While speaking about the issues that will accelerate or inhibit the adoption of cloud computing, my 451 Group colleague, Henry Baltazar, mentioned that he was tracking an interesting cases Mitchell Prust has filed against Apple Computers and SoftLayer Technologies. Software patents have been the topic of a great deal of discussion since they were allowed.
Here's what Henry had to say:
Over the last few months, Mitchell Prust an inventor based out of St Paul Minnesota has filed two lawsuits against technology vendors and service providers based on three patents he was awarded between 2004 and 2005. Prust was a Technology Strategist for content management and delivery service provider WAM!NET - which changed its name to Multimax in 2006, and was later acquired by Harris in June 2007 - during the years in which he initially filed for the patents. Prust filed both of his suits at the Texas Eastern District Court, and is seeking injunctive relief, compensatory damages no less than reasonable royalty, interest, costs and attorneys fees from the defendants.
Prust filed his first lawsuit against Apple Inc on April 2, 2009 which alleges that Apple has infringed on three specific U.S. patents, and has actively induced others to infringe as well. On August 5th, 2009, Prust filed a similar lawsuit against Plano, Texas-based hosting provider SoftLayer Technologies and its partner NetMass Inc. - an online backup service provider based in McKinney, Texas. In both of Prust's lawsuits the referenced patents are:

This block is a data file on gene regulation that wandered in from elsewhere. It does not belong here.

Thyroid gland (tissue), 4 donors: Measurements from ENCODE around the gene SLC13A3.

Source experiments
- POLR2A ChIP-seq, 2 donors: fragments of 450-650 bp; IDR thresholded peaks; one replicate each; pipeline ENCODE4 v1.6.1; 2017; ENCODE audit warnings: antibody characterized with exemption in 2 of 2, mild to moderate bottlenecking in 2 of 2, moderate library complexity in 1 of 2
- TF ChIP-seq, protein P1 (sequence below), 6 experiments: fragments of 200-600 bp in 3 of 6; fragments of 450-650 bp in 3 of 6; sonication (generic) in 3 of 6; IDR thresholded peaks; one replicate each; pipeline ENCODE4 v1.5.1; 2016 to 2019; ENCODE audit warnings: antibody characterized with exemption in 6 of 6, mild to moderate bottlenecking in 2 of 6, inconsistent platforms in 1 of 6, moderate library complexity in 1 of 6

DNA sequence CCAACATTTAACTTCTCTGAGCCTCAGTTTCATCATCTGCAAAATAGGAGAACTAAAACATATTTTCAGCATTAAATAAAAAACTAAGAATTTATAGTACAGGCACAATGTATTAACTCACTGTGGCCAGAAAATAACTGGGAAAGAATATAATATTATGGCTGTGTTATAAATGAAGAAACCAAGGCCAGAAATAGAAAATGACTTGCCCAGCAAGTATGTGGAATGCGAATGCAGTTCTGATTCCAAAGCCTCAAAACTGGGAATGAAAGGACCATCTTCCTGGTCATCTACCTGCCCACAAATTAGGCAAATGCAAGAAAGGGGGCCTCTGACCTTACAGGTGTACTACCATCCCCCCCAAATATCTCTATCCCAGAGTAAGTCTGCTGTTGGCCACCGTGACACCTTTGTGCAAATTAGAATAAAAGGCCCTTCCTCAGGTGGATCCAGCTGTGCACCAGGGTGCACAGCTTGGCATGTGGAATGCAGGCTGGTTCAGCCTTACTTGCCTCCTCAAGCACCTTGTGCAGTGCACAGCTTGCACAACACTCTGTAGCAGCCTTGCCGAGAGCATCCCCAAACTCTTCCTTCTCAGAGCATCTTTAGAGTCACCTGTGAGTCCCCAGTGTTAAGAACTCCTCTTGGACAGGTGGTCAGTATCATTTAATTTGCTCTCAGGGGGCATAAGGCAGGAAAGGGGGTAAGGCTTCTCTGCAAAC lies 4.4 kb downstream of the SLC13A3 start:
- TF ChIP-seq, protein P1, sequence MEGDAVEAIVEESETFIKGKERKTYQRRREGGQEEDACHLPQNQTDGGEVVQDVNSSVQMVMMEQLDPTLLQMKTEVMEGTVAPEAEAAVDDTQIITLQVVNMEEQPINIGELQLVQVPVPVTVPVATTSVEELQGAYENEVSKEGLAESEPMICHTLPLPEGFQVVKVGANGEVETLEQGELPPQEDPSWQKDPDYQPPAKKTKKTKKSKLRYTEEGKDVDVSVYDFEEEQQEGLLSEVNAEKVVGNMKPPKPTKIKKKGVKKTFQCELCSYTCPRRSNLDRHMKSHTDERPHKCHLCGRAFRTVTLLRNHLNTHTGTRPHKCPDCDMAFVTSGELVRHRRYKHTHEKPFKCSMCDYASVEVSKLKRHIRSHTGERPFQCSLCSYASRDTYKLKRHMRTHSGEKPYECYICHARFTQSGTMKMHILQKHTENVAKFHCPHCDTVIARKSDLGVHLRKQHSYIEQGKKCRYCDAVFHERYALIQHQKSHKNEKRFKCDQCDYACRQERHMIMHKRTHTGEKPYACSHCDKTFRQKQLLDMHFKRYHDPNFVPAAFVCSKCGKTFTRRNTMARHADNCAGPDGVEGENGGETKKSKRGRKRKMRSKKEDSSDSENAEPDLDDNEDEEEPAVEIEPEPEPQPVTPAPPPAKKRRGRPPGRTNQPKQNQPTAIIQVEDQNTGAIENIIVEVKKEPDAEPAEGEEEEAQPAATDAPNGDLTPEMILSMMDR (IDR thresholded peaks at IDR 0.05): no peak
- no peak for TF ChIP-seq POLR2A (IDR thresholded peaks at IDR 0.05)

- U.S. Patent 6,714,968 entitled "Method and System for Seamless Access to a Remote Storage Server Utilizing Multiple Access Interfaces Executing on the Remote Server"
- U.S. Patent 6,735,623 entitled "Method and System for Accessing a Remote Storage Area"
- U.S. Patent 6,952,724 entitled "Network-Based Remote Data Storage Systems Having Multiple Access Interfaces"
Prust's patents discuss basic storage principles commonly associated today with Cloud Storage - with a plurality of storage servers and storage systems providing customers with access to 'virtual storage areas' for remote data file storage. Digging a little deeper into the patents, Prust also claims his invention extends beyond data storage and into the realm of remote processing - in which case the servers and storage within a 'virtual storage area' can be used to process client data stored within them to run complementary tasks such as compression, encryption/decryption, and data conversion. In the patents, Prust highlights a number of different means for moving data to a 'virtual storage area' including WebDAV, HTTP, SMB (Server Message Block) and FTP.
What's your opinion? Will software patents and litigation slow the adoption of cloud computing?